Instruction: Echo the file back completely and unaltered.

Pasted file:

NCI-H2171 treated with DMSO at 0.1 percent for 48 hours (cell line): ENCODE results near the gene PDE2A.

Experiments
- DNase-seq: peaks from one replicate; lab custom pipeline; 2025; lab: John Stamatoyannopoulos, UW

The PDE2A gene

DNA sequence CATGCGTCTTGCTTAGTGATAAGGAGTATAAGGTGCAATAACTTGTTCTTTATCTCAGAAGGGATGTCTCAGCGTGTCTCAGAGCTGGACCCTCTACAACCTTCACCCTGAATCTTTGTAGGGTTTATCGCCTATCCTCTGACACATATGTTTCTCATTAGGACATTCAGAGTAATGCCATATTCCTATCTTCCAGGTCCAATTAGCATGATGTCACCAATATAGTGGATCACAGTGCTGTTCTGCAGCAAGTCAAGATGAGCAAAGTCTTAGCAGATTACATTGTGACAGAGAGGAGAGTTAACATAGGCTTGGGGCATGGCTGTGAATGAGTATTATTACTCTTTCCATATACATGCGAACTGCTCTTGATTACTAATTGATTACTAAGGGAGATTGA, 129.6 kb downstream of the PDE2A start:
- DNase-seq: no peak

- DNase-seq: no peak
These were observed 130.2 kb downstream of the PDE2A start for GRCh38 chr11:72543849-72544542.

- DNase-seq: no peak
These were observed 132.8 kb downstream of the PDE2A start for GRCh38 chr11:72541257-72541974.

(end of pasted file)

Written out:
NCI-H2171 treated with DMSO at 0.1 percent for 48 hours (cell line): ENCODE results near the gene PDE2A.

Experiments
- DNase-seq: peaks from one replicate; lab custom pipeline; 2025; lab: John Stamatoyannopoulos, UW

The PDE2A gene

DNA sequence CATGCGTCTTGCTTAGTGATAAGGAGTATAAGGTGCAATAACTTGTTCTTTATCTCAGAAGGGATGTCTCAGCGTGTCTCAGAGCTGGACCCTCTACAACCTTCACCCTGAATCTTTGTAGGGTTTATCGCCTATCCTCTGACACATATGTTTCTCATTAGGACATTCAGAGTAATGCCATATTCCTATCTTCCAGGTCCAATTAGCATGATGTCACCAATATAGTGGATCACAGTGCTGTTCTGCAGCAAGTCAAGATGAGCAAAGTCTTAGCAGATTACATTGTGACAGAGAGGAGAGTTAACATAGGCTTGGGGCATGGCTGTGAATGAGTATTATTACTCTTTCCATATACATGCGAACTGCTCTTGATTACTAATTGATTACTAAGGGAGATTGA, 129.6 kb downstream of the PDE2A start:
- DNase-seq: no peak

- DNase-seq: no peak
These were observed 130.2 kb downstream of the PDE2A start for GRCh38 chr11:72543849-72544542.

- DNase-seq: no peak
These were observed 132.8 kb downstream of the PDE2A start for GRCh38 chr11:72541257-72541974.